Speaking on KOA’s Mike Rosen Show Wed., Secretary of State Scott Gessler said that Colorado Democrats will hold State Sen. Evie Hudak’s seat at least until the next general election in Nov. 2014.

Rosen: So, all things being equal, the Democrats will retain their 18-17 majority in the State Senate through the 2014 session….

Gessler: “That’s correct. Unless someone wants to recall another state senator. But not that I’m advocating for that at the moment. But yeah, currently, that’s the way things are going to work out.  And the Democrats will retain their 18-17 majority. They will cling to it.”

Gessler’s comments, which were not reported by real journalists, are important because recall organizers pledged last week to forge on with signature gathering, hoping that somehow, some way, their efforts would lead to a recall election in Hudak’s Westminster district. Gessler’s comments appear to officially close the door on the Hudak recall campaign.

Media omission: Exposing criminal signature gatherers is “just another tactic of the left,” says Hudak recall organizer

Thursday, November 14th, 2013

Yesterday on KNUS, a Hudak-recall leader said that facts, documented Wed. by Fox 31′s Eli Stokols, that a criminal is collecting signatures to put the recall measure on the ballot, are “just another tactic of the left.”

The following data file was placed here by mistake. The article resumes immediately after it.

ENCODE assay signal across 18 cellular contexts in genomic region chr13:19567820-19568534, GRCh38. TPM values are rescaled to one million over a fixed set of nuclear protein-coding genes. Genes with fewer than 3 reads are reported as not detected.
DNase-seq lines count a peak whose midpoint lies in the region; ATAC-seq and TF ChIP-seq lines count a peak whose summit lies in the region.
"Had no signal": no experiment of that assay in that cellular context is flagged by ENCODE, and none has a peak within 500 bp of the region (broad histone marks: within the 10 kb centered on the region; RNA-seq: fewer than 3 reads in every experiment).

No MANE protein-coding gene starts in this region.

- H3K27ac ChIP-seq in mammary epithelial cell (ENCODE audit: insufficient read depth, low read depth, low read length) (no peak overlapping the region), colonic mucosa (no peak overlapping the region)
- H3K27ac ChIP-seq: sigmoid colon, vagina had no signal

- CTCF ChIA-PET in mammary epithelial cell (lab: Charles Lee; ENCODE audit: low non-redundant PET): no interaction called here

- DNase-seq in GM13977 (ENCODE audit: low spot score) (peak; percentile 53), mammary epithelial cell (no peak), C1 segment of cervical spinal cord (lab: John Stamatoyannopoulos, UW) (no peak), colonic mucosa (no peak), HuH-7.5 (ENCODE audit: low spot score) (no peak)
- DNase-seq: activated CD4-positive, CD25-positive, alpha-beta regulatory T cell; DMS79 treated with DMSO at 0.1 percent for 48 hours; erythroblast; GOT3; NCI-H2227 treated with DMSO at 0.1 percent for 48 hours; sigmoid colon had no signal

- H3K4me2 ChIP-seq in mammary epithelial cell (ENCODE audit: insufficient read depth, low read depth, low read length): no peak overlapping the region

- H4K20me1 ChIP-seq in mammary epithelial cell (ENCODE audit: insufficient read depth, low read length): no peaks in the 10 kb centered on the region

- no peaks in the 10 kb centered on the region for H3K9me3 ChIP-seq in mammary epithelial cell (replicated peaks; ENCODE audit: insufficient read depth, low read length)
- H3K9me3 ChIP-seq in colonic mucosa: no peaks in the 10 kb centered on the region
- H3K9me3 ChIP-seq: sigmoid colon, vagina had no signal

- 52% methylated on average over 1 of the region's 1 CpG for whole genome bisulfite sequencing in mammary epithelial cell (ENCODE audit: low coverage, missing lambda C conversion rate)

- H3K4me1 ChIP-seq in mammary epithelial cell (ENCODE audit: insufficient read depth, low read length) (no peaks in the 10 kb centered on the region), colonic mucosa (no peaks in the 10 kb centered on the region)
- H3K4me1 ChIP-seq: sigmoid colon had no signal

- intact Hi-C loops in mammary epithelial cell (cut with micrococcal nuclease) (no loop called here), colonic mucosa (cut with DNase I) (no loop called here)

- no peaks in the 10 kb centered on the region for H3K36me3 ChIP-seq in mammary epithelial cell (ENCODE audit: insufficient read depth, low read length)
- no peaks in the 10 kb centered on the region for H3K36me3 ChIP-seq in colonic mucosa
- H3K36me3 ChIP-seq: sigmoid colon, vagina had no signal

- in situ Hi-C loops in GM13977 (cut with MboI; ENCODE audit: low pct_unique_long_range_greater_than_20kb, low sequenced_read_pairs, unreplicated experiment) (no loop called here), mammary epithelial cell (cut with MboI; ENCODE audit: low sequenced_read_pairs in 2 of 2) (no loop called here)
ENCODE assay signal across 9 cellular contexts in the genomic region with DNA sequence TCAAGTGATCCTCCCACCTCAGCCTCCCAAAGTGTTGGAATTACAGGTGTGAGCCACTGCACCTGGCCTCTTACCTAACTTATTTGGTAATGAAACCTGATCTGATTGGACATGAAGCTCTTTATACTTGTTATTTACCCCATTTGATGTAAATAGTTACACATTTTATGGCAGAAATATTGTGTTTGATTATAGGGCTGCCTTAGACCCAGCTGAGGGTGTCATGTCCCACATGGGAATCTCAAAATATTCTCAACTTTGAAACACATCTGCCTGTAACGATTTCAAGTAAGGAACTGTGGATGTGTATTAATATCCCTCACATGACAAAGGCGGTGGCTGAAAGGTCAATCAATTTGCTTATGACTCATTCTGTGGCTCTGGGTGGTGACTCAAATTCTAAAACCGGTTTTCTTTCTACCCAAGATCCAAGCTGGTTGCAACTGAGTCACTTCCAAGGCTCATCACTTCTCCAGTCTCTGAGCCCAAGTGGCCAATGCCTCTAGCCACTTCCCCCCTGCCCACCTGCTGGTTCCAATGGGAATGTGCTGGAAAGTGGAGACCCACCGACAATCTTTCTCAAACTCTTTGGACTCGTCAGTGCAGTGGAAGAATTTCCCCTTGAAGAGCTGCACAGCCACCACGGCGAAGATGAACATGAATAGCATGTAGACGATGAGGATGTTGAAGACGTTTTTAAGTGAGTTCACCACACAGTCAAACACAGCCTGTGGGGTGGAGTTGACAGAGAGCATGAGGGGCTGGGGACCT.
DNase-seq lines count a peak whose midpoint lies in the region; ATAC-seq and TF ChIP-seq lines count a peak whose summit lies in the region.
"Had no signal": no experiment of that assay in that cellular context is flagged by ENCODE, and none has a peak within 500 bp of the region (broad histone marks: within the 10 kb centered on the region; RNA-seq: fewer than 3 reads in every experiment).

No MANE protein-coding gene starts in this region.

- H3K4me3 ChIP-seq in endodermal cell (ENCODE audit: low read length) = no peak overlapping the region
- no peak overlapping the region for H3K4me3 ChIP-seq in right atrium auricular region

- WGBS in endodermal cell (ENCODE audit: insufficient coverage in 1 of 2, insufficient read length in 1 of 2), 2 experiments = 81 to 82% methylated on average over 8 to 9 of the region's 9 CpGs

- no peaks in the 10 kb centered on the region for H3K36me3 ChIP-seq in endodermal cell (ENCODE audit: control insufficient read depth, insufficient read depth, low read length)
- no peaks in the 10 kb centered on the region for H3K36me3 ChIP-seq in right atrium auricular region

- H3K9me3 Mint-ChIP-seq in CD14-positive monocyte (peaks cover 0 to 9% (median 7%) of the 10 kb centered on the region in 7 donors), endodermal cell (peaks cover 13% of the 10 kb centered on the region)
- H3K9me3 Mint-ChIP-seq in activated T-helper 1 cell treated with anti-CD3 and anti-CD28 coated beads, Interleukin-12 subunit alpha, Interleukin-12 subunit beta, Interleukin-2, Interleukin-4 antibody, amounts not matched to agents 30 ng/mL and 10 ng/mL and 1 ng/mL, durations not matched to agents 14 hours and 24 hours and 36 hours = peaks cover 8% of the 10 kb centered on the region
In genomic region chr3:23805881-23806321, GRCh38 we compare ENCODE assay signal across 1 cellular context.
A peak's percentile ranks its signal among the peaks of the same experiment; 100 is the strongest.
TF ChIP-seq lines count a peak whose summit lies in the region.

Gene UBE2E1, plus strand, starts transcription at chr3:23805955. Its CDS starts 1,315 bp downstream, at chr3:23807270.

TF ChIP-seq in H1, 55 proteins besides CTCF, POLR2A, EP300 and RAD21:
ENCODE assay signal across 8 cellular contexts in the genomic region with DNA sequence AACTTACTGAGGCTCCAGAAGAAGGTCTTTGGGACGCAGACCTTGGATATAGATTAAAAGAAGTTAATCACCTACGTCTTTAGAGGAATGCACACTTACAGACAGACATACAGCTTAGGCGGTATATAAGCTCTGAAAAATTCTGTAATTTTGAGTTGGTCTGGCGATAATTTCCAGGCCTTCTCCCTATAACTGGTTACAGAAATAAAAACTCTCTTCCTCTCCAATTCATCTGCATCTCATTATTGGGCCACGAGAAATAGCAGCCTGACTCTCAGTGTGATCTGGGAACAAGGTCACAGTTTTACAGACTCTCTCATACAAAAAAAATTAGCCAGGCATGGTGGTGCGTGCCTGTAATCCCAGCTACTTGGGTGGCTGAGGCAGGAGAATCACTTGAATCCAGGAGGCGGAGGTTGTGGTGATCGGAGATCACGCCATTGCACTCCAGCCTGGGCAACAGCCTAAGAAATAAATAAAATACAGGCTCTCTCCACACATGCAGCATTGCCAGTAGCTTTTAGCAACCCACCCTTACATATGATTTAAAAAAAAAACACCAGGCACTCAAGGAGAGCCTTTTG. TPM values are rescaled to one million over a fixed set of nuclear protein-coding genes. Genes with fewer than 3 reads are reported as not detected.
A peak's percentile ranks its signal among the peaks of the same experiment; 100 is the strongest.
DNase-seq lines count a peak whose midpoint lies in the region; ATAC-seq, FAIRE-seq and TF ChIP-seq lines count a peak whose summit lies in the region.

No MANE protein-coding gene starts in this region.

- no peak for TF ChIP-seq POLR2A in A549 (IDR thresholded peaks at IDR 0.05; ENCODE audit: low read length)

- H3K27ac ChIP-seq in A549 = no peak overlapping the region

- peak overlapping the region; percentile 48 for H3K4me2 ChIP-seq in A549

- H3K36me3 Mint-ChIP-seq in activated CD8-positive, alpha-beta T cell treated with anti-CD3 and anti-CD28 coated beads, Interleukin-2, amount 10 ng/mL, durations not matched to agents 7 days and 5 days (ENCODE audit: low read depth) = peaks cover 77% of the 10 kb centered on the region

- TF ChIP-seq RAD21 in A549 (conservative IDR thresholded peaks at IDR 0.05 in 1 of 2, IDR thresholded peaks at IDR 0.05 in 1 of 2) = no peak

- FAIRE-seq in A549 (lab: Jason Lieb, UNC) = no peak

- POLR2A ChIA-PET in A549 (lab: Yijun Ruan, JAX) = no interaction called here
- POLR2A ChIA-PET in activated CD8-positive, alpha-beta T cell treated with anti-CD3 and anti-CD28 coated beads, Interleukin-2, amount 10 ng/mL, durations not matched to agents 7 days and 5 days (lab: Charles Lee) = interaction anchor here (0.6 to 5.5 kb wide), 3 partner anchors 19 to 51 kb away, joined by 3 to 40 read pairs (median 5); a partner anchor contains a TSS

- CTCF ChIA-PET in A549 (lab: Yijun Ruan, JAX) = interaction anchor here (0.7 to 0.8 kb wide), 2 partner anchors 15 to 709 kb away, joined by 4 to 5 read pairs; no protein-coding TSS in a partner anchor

Yet, reporters should know, the two recall leaders, Mike McAlpine and Laura Waters, pledged not to hide from the public, and to be “up front” about the situation.

Here’s part of what they said at 48 min in the second hour of the Peter Boyles show Nov. 13.

Boyles: Laura and Mike, what are you going to do about this?

McAlpine: Well, we’re going to be in a position, Peter, where we have to check on this. We need to make sure everything is above board. We’ll do what’s right.

Boyles: You literally have to. This makes the case that the left wants to believe…. What you must do is confront this. We’ll call Dudley this morning This is, as my grandma used to say, is the fly in the ointment.

Waters: When we saw the piece last night, we immediately looked through our volunteer records. We did not recognize the man…. What we’re seeing this is that people in the community are recognizing this as just another tactic of the left.